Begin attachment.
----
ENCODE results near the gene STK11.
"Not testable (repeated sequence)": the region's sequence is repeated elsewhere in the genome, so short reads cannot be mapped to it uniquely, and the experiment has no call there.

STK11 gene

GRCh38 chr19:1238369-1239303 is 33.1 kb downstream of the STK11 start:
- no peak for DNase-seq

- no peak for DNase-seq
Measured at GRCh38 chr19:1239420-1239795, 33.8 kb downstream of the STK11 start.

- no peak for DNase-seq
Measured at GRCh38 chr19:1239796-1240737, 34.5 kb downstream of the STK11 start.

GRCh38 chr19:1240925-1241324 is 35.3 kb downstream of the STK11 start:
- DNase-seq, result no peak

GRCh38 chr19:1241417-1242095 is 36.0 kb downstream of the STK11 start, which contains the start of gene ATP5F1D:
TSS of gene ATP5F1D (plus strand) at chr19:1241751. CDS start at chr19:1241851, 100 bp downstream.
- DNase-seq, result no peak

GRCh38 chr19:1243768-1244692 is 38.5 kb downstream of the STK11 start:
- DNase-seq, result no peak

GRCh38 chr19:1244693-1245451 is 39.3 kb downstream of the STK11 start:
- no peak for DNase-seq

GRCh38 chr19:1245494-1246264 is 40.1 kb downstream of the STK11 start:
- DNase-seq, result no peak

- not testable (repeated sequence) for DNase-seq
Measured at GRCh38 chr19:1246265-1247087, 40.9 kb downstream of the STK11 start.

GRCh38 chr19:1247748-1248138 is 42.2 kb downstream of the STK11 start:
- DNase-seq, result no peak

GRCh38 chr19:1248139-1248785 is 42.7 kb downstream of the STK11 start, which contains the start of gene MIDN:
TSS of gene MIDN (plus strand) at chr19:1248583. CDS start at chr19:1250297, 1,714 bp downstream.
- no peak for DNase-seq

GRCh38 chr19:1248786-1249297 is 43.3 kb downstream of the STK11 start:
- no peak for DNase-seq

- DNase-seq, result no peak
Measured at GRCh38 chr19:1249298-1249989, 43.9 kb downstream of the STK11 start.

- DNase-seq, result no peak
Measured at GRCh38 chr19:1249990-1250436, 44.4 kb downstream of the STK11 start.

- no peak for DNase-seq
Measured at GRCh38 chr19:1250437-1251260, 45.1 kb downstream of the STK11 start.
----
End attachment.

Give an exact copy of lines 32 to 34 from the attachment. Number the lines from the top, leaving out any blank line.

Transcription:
- DNase-seq, result no peak
Measured at GRCh38 chr19:1249990-1250436, 44.4 kb downstream of the STK11 start.

- no peak for DNase-seq